Turn off Expansion Cards via Software (Linux)?

Hi, I have a FW16 laptop. Can I Turn off Expansion Cards via Software (Linux)? One of the guides recommends unplugging them while on battery, but I wasn’t expecting that this was part of the Framework experience… I thought that ports would be just ports, kind of like in my old Thinkpad. But swappable.


I don’t know of any ways to disable expansion ports, but to explain it a bit, the ports essentially act as integrated usb-c to whatever port dongles. This unfortunately means that some of them will drain a small amount of power when not in use so they are ready to go once you plug something into them. There have been some threads on modding certain expansion cards physically to keep them from drawing power when nothing is plugged into them, but I’m not sure that software is able to do that other than fully disabling the usb-c on the mainboard. The unfortunate tradeoff is the ability to swap them when you want and replace them when you need, vs other laptops that give up that ability in order to have them more tightly integrated. The other alternative is to swap them for usb-c cards when you aren’t using the functionality of the others, since usb-c cards are just a pass through that do not draw any extra power.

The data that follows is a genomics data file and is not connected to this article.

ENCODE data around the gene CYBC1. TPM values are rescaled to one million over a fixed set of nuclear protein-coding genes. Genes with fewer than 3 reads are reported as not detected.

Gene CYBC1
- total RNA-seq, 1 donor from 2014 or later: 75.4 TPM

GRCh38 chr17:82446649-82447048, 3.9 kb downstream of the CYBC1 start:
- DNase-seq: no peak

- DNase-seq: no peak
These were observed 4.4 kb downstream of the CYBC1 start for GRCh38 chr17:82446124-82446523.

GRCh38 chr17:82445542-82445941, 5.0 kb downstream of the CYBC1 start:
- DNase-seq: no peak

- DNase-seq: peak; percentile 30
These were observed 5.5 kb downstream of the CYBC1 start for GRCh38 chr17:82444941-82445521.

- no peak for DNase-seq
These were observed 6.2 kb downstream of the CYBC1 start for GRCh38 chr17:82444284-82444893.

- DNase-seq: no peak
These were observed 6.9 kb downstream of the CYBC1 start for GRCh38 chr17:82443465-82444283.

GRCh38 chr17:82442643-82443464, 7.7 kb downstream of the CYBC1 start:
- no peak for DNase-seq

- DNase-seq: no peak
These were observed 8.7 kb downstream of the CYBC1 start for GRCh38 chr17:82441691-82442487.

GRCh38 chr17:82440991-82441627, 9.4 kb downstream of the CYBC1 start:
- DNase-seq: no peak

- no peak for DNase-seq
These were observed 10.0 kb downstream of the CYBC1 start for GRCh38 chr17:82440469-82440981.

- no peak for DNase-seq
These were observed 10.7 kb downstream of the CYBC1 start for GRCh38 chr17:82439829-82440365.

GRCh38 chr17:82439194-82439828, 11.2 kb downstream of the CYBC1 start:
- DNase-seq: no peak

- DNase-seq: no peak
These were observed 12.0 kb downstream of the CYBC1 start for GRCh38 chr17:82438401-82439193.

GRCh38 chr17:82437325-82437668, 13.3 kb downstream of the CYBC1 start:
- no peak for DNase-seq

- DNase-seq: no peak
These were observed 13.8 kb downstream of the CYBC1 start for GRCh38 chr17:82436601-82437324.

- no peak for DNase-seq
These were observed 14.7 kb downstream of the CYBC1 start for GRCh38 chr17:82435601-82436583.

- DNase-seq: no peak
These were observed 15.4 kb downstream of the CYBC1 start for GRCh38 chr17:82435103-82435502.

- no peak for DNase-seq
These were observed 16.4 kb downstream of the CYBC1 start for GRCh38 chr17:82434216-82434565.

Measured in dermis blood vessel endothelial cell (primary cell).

I don’t know if it saves power or not, but you can make Linux think it has been unplugged, and then another command to make Linux think it has plugged in again.
I use them for USB devices attached to VMs in QEMU.
You use the “bind” and “unbind” related files in the /sys filesystem.

The HDMI and DP cards go into runtime PM by default. The type C card won’t consume any power.

The main (common) problematic one is the USB A cards. If you don’t need it frequently I’d just not have it plugged in a majority of the time.


What about the Network- and Audio-Cards?

Not so sure about those, sorry!

the audio card appears to disconnect (according to dmesg logs) when nothing is plugged into it.


At least the LEDs are switched off, when nothing is plugged into the Network Card.

Thanks! But- sorry- what’s runtime PM?

I think you just inspired me to fill up my ports with USB C modules :slight_smile: . I’m still studying power draw on my laptop; I don’t know how much of a difference it will make, so I’m not sure I even care.

Runtime PM is the low power state for devices in Linux. You can read a little more about it here.